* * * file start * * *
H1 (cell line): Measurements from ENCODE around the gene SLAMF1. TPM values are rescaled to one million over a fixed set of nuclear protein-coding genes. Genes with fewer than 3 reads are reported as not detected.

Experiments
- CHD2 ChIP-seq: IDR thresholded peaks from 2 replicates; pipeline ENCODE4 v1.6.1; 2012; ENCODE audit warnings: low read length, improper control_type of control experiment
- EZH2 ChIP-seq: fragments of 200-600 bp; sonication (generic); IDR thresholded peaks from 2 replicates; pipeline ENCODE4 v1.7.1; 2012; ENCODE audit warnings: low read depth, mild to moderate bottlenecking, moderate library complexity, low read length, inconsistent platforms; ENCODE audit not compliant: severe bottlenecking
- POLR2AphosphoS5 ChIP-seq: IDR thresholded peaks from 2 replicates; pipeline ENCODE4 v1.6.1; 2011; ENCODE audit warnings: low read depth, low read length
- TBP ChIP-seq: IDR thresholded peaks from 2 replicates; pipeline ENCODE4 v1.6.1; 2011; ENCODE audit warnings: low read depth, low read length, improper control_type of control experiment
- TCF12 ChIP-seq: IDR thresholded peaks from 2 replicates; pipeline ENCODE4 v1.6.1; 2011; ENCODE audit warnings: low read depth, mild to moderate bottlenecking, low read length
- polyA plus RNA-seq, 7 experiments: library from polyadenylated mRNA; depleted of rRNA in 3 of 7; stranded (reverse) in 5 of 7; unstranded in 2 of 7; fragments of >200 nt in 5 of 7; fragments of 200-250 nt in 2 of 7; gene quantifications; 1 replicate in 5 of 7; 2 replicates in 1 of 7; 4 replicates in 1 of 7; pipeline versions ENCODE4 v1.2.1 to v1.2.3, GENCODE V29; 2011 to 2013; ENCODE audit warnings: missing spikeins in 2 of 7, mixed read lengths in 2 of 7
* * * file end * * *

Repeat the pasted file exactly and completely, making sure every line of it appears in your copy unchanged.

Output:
H1 (cell line): Measurements from ENCODE around the gene SLAMF1. TPM values are rescaled to one million over a fixed set of nuclear protein-coding genes. Genes with fewer than 3 reads are reported as not detected.

Experiments
- CHD2 ChIP-seq: IDR thresholded peaks from 2 replicates; pipeline ENCODE4 v1.6.1; 2012; ENCODE audit warnings: low read length, improper control_type of control experiment
- EZH2 ChIP-seq: fragments of 200-600 bp; sonication (generic); IDR thresholded peaks from 2 replicates; pipeline ENCODE4 v1.7.1; 2012; ENCODE audit warnings: low read depth, mild to moderate bottlenecking, moderate library complexity, low read length, inconsistent platforms; ENCODE audit not compliant: severe bottlenecking
- POLR2AphosphoS5 ChIP-seq: IDR thresholded peaks from 2 replicates; pipeline ENCODE4 v1.6.1; 2011; ENCODE audit warnings: low read depth, low read length
- TBP ChIP-seq: IDR thresholded peaks from 2 replicates; pipeline ENCODE4 v1.6.1; 2011; ENCODE audit warnings: low read depth, low read length, improper control_type of control experiment
- TCF12 ChIP-seq: IDR thresholded peaks from 2 replicates; pipeline ENCODE4 v1.6.1; 2011; ENCODE audit warnings: low read depth, mild to moderate bottlenecking, low read length
- polyA plus RNA-seq, 7 experiments: library from polyadenylated mRNA; depleted of rRNA in 3 of 7; stranded (reverse) in 5 of 7; unstranded in 2 of 7; fragments of >200 nt in 5 of 7; fragments of 200-250 nt in 2 of 7; gene quantifications; 1 replicate in 5 of 7; 2 replicates in 1 of 7; 4 replicates in 1 of 7; pipeline versions ENCODE4 v1.2.1 to v1.2.3, GENCODE V29; 2011 to 2013; ENCODE audit warnings: missing spikeins in 2 of 7, mixed read lengths in 2 of 7